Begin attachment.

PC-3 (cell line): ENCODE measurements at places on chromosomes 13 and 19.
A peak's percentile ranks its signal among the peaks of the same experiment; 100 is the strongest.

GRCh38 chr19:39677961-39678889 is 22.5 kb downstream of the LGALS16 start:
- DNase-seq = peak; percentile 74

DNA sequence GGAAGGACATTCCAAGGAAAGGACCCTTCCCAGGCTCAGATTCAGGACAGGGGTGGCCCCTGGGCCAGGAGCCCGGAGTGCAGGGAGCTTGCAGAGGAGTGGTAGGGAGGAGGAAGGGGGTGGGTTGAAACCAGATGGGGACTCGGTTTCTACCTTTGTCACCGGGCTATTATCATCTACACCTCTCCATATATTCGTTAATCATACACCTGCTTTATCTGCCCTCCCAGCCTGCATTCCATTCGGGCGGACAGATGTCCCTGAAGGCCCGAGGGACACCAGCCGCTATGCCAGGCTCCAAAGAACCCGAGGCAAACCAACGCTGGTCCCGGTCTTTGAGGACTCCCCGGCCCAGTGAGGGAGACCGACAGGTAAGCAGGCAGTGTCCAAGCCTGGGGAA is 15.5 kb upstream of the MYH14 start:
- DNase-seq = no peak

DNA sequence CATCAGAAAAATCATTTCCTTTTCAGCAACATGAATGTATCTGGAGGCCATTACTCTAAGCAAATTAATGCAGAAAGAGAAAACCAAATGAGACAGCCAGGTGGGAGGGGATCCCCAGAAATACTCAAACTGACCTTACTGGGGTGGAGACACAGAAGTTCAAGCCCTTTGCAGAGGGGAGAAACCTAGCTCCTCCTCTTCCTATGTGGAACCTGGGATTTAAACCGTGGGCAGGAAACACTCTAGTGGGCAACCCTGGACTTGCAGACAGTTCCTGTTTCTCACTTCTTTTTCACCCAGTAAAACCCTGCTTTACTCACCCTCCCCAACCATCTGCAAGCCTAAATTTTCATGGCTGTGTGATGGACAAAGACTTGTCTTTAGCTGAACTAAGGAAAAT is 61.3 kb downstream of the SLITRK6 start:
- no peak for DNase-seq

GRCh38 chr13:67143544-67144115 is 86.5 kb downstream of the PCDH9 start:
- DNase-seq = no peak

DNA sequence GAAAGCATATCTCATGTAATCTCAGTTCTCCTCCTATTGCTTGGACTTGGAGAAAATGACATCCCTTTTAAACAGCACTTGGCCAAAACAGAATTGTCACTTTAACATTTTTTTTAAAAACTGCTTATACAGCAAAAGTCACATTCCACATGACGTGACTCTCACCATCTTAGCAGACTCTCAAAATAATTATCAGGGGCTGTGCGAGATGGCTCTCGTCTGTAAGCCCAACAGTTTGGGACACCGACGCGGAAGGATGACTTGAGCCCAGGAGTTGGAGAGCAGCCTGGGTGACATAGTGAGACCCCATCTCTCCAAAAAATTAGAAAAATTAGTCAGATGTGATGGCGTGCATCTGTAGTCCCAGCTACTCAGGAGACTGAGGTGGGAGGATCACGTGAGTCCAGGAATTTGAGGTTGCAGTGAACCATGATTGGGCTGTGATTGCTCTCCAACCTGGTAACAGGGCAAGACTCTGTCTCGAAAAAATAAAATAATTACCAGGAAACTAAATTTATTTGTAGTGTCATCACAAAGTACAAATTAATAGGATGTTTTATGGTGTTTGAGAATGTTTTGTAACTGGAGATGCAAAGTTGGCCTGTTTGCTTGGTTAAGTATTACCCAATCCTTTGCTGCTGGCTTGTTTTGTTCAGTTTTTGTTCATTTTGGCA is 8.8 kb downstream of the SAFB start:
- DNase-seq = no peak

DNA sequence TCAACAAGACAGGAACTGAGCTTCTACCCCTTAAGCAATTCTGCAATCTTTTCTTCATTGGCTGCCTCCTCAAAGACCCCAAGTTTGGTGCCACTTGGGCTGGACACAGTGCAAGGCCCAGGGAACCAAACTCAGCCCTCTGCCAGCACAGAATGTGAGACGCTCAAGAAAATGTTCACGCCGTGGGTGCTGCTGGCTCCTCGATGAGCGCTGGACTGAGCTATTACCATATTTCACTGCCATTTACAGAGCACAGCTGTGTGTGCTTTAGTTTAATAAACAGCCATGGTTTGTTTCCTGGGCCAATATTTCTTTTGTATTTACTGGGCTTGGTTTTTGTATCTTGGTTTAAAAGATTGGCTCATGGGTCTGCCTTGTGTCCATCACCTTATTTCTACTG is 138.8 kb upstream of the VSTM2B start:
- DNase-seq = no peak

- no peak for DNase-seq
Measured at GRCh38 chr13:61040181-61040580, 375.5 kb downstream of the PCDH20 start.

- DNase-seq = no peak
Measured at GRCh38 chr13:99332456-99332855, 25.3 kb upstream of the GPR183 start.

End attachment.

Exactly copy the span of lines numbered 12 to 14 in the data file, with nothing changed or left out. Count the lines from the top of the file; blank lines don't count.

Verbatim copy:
- DNase-seq = no peak

DNA sequence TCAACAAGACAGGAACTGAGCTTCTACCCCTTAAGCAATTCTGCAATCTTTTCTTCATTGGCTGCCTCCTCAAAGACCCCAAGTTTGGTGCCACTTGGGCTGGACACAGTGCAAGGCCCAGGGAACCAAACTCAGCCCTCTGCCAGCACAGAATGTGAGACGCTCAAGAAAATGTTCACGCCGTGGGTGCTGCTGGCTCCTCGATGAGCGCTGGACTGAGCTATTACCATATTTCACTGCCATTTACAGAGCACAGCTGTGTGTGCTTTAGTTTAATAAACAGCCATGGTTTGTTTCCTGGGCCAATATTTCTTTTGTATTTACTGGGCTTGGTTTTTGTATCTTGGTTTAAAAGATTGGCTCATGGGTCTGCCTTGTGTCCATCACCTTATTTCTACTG is 138.8 kb upstream of the VSTM2B start:
- DNase-seq = no peak